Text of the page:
Company is I think Barry’s debut novel and at times this shows through – there are pacing problems, issues with indistinguishable character voices and a weak ending. However in terms of the fundamental concept which slowly reveals itself during the course of the story Barry has done a fine job and I couldn’t get enough of his writing style.
Having worked in a large company in an open plan office for much of my working life it was difficult for me not to draw similarities initially with the story of Zephyr Holdings in the same way that Dilbert cartoons sometimes seem to hit the mark exactly with office politics or situations I have faced.
The story is told from the point of view of a new recruit to the company in the form of Stephen Jones. To all intents and purposes Zephyr appears to be one among many large corporations in the city and the biggest problem the team Jones joins initially appear to have is a mystery of who ate a doughnut they shouldn’t have eaten.
Things very quickly begin to unravel as Jones continues his working week. Doughnut-gate reaches ridiculous proportions, it appears that the training team only sells training to internal departments, nobody knows what the company actually sells to its customers, no-one has ever seen the CEO, the company policies appear to be alternately facist or random depending on which way the wind blows and the HR department is some mysterious Oz-like floor of the office building.
Jones sets out to uncover the truth and initially this is very intriguing and entertaining. However once Barry has painted himself into a conceptual corner he doesn’t seem to entirely know how to get out. The end is rather rather a let down given the novelty of the core idea of the story.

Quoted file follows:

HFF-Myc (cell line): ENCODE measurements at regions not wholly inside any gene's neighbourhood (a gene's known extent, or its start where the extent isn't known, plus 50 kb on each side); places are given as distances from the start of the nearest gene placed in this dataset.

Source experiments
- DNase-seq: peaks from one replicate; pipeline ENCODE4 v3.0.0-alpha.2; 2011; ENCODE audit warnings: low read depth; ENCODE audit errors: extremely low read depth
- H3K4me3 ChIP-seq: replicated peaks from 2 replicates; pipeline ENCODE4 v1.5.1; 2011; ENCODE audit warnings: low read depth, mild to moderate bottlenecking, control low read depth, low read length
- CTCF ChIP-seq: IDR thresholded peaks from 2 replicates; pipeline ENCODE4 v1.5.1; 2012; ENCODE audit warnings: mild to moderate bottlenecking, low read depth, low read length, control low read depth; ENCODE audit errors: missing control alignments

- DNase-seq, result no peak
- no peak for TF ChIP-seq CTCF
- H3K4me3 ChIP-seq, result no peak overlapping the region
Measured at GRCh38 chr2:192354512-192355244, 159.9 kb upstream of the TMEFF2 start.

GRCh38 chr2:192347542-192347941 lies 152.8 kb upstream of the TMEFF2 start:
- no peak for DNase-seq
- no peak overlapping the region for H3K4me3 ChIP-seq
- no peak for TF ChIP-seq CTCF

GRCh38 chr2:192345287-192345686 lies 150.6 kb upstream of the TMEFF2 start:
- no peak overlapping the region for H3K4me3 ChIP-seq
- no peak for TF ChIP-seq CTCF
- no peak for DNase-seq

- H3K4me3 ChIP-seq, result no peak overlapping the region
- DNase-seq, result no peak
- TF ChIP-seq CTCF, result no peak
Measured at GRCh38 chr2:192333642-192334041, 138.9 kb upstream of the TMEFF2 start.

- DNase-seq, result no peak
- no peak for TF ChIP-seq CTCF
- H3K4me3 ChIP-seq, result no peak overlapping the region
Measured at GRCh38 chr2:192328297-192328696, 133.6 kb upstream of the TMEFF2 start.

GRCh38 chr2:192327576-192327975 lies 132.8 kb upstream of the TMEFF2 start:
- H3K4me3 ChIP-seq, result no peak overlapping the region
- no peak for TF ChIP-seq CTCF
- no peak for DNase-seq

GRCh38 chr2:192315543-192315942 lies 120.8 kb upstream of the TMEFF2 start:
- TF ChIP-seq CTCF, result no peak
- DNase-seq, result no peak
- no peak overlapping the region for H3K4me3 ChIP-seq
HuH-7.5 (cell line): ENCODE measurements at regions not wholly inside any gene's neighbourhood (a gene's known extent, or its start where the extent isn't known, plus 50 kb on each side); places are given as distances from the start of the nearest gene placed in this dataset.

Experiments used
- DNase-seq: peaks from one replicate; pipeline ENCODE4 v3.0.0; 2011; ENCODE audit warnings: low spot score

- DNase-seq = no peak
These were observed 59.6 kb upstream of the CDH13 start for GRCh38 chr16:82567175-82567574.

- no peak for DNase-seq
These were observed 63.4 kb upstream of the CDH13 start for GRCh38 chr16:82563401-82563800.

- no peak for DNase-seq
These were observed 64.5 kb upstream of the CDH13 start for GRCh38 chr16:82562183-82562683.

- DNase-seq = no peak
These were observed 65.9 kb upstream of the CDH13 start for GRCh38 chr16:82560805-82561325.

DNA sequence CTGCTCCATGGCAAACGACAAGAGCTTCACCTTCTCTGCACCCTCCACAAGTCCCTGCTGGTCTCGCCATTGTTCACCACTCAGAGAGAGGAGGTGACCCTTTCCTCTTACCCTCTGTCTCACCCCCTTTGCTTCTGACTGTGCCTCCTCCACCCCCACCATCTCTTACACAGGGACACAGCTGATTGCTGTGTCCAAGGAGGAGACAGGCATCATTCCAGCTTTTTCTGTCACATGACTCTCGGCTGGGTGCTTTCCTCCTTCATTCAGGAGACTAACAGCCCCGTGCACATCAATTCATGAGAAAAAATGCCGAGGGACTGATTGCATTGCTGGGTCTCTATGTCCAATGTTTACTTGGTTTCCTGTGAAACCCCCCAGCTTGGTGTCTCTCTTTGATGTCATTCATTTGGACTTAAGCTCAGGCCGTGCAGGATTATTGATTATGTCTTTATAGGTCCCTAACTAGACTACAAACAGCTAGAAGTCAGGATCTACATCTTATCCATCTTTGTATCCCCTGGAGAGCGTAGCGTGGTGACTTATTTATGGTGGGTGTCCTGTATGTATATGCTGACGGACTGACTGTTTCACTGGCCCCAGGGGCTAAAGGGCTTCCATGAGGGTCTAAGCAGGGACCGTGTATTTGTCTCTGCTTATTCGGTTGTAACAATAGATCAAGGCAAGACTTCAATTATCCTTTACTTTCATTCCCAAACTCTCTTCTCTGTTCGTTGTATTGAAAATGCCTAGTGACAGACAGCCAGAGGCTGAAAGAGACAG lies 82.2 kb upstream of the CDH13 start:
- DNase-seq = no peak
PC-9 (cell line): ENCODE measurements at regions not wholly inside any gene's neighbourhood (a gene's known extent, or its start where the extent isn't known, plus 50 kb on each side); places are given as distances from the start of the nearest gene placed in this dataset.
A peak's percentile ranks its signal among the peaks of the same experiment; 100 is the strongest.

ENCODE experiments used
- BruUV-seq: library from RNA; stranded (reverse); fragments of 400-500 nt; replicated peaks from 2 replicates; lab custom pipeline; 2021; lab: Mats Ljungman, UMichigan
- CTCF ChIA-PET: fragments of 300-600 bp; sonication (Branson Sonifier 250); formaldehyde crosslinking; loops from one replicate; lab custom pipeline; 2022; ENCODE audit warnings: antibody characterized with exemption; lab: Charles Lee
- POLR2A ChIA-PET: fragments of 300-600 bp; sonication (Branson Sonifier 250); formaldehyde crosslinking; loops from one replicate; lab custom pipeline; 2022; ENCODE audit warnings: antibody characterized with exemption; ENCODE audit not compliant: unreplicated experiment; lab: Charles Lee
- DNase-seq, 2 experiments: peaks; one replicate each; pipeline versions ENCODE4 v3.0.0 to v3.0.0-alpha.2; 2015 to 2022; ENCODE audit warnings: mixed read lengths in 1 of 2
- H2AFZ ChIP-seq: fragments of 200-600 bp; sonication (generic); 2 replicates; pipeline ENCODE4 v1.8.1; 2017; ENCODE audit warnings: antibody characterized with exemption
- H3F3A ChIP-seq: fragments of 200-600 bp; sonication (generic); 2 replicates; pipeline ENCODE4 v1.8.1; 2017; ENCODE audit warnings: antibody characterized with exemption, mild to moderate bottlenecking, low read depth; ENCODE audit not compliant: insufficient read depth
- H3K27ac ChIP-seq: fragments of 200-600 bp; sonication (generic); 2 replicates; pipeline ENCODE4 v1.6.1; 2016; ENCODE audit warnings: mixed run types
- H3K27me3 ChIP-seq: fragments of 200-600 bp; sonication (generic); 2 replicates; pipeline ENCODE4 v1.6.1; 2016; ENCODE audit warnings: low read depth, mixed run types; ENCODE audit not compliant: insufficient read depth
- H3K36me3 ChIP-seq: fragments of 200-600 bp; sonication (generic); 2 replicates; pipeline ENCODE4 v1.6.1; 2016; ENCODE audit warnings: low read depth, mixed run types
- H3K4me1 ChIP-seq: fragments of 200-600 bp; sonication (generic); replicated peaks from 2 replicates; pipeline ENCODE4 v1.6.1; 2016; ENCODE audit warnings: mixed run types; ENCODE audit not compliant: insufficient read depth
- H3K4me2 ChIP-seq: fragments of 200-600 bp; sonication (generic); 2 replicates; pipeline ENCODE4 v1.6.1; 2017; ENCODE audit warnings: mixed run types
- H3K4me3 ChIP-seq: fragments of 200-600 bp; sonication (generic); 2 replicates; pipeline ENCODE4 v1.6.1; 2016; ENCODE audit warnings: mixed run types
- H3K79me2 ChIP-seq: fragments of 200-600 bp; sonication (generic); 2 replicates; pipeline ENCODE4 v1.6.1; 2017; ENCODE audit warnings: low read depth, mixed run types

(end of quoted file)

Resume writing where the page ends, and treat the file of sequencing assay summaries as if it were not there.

While Company is pretty much contemporary in its setting, Jennifer Government is set in the near future, where global corporations rule the world and the government is a largely ineffectual annoyance to them, and the police and National Rifle Association are guns for hire.
Jennifer is so named because she works for the government – employees take their last names from their employers. The other main character, Hack Nike, is a poorly paid merchandising officer near the bottom of the pecking order within Nike. He’s promoted by two sociopathic executive marketing managers called John who want his help promoting their new line of trainers in a daring campaign.
Hack signs on the dotted line without reading the small print of the contract to find that he has agreed to murder a bunch of teenagers at a shopping mall. Hack goes to the police but instead of starting an investigation into his allegations they take the contract on and then in turn subcontract to the NRA. Such is the state of the society Barry has constructed that no-one seems to be bothered that they are being paid in the name of capitalism for multiple murder.
Jennifer soon gets wind of the nefarious campaign organised by John Nike for whom she holds a serious grudge, but rather than being about any one character this story is told from multiple viewpoints. The characters weave in and out of each others’ paths and Barry does a grand job of interweaving the narratives. The farce escalates until two packs of corporations wage war on each other – their allegiances based on the loyalty scheme they have signed up for – with the government caught in the middle.
There’s some rather cute anachronisms carried through into this future world which remind me of the whirling tapes and CRTs in the 1973 Westworld film but all in all this is a much more accomplished novel than Company imo. However don’t let me put you off either of the books – they are both very novel novels.
Photo credit: Unsplash (Bethany Legg)*
*I’m going to be using some royalty free imagery from now on when I can’t find a photo of my own. I will try and credit these when I use them.